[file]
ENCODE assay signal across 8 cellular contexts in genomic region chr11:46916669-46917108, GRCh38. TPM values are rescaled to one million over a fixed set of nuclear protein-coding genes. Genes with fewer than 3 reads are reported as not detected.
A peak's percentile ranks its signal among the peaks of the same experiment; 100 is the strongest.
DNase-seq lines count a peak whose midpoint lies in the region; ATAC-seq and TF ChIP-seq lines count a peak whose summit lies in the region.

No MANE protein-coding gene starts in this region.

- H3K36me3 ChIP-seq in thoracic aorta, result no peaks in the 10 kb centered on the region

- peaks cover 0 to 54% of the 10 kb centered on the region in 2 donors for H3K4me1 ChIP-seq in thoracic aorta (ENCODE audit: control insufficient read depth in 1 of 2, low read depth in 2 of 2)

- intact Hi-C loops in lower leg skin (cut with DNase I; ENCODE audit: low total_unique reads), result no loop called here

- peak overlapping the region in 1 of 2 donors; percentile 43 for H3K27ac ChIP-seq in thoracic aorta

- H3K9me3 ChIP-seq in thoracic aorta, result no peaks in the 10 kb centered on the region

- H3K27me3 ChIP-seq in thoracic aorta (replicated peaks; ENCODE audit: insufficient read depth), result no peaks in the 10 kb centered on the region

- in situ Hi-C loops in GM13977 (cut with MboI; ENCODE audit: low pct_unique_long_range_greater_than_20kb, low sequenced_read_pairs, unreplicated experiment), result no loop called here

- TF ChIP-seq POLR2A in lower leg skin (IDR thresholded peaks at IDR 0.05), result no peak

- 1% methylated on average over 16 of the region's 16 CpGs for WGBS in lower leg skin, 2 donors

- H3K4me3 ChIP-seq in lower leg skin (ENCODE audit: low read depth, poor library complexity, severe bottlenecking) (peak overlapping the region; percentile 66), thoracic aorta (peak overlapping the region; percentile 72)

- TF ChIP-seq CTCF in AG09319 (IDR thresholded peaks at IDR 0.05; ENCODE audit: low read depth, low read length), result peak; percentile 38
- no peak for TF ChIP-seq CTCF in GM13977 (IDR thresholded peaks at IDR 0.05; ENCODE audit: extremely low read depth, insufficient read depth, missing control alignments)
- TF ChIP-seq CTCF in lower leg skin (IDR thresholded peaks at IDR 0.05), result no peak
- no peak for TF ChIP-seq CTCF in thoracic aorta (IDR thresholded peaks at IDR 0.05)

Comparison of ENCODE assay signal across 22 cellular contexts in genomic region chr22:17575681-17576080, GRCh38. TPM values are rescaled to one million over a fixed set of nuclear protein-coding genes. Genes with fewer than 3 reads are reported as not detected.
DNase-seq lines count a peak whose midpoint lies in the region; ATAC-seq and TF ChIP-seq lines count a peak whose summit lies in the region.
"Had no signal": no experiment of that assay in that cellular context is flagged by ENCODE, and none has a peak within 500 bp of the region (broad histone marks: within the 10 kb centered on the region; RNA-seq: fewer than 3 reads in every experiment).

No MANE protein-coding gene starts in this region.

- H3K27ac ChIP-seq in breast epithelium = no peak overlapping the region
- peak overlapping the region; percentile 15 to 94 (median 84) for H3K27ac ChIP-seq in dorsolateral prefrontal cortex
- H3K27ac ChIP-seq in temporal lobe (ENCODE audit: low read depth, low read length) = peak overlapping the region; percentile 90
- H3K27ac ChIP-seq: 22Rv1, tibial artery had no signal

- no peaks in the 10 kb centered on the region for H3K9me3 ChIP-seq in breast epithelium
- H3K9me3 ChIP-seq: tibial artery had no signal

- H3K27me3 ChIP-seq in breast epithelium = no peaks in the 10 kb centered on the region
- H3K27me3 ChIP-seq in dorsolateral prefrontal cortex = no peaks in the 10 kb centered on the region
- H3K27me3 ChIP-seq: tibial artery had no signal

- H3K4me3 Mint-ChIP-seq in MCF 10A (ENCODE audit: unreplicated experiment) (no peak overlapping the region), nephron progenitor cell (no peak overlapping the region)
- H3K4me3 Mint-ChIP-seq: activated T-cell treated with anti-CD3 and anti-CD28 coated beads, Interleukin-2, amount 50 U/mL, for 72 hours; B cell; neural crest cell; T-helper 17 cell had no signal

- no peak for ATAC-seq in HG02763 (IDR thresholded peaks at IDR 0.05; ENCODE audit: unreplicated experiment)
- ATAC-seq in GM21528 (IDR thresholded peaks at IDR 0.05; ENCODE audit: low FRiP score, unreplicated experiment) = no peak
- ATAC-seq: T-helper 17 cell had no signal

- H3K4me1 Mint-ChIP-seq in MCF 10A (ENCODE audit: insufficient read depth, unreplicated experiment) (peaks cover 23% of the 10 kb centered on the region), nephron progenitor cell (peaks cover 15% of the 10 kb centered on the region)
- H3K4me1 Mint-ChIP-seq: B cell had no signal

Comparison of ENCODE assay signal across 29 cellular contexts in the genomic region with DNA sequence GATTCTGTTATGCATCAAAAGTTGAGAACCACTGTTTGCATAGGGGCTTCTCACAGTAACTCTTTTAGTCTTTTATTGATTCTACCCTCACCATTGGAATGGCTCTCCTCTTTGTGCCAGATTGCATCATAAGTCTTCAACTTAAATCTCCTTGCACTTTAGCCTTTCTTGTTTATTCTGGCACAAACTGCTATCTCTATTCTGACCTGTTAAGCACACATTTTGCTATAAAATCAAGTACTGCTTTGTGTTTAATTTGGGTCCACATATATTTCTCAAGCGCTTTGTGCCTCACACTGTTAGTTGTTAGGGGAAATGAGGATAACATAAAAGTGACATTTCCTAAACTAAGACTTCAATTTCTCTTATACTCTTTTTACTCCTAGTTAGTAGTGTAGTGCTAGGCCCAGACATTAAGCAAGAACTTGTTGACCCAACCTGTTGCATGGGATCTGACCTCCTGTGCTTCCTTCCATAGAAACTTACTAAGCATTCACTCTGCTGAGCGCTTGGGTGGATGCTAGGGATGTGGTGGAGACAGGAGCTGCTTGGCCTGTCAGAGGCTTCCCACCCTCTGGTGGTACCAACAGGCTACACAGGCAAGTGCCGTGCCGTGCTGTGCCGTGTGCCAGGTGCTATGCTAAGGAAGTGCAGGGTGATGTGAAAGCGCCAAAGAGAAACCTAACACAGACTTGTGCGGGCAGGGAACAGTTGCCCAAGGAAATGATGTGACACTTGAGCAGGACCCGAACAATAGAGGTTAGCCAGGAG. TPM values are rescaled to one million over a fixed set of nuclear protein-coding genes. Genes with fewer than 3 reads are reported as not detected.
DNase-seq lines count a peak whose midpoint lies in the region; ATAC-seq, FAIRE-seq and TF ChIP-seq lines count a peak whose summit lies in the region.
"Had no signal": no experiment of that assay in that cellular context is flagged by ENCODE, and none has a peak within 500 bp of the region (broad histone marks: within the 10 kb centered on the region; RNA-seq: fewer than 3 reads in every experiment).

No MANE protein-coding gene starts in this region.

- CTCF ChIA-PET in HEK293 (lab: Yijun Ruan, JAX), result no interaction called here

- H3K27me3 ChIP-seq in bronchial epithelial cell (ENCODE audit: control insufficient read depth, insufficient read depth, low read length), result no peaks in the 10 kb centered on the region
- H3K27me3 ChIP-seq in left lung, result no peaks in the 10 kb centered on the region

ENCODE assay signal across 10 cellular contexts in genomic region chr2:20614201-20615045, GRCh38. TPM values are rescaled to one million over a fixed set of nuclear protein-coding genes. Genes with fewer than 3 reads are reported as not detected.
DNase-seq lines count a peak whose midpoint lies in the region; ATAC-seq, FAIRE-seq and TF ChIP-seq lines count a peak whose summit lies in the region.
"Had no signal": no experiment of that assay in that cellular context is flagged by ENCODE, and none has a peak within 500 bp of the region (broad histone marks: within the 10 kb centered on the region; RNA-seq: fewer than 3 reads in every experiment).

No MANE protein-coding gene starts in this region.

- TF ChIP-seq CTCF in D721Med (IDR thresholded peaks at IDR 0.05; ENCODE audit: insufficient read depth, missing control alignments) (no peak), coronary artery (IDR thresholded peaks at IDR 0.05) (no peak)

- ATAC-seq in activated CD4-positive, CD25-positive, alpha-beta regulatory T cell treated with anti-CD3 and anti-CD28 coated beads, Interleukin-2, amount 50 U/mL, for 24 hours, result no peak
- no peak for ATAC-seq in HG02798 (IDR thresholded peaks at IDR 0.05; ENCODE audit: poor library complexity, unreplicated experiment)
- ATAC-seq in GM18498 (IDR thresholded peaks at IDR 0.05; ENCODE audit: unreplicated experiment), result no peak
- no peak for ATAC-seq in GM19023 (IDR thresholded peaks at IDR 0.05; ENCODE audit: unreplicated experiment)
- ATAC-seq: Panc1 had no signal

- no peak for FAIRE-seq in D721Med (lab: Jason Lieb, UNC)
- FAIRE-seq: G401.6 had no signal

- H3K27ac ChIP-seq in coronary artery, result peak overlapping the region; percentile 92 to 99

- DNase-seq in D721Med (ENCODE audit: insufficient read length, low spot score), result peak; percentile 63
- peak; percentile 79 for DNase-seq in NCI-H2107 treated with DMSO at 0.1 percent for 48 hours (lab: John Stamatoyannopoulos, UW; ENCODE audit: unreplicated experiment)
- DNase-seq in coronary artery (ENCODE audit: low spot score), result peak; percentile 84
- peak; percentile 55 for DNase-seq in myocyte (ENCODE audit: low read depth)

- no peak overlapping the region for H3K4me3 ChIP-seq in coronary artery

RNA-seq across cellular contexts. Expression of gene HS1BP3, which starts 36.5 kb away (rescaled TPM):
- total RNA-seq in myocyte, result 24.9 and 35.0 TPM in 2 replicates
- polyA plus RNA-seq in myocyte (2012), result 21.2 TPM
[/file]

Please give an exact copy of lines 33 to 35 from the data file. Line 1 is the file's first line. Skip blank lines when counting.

- H3K4me3 Mint-ChIP-seq: activated T-cell treated with anti-CD3 and anti-CD28 coated beads, Interleukin-2, amount 50 U/mL, for 72 hours; B cell; neural crest cell; T-helper 17 cell had no signal

- no peak for ATAC-seq in HG02763 (IDR thresholded peaks at IDR 0.05; ENCODE audit: unreplicated experiment)
- ATAC-seq in GM21528 (IDR thresholded peaks at IDR 0.05; ENCODE audit: low FRiP score, unreplicated experiment) = no peak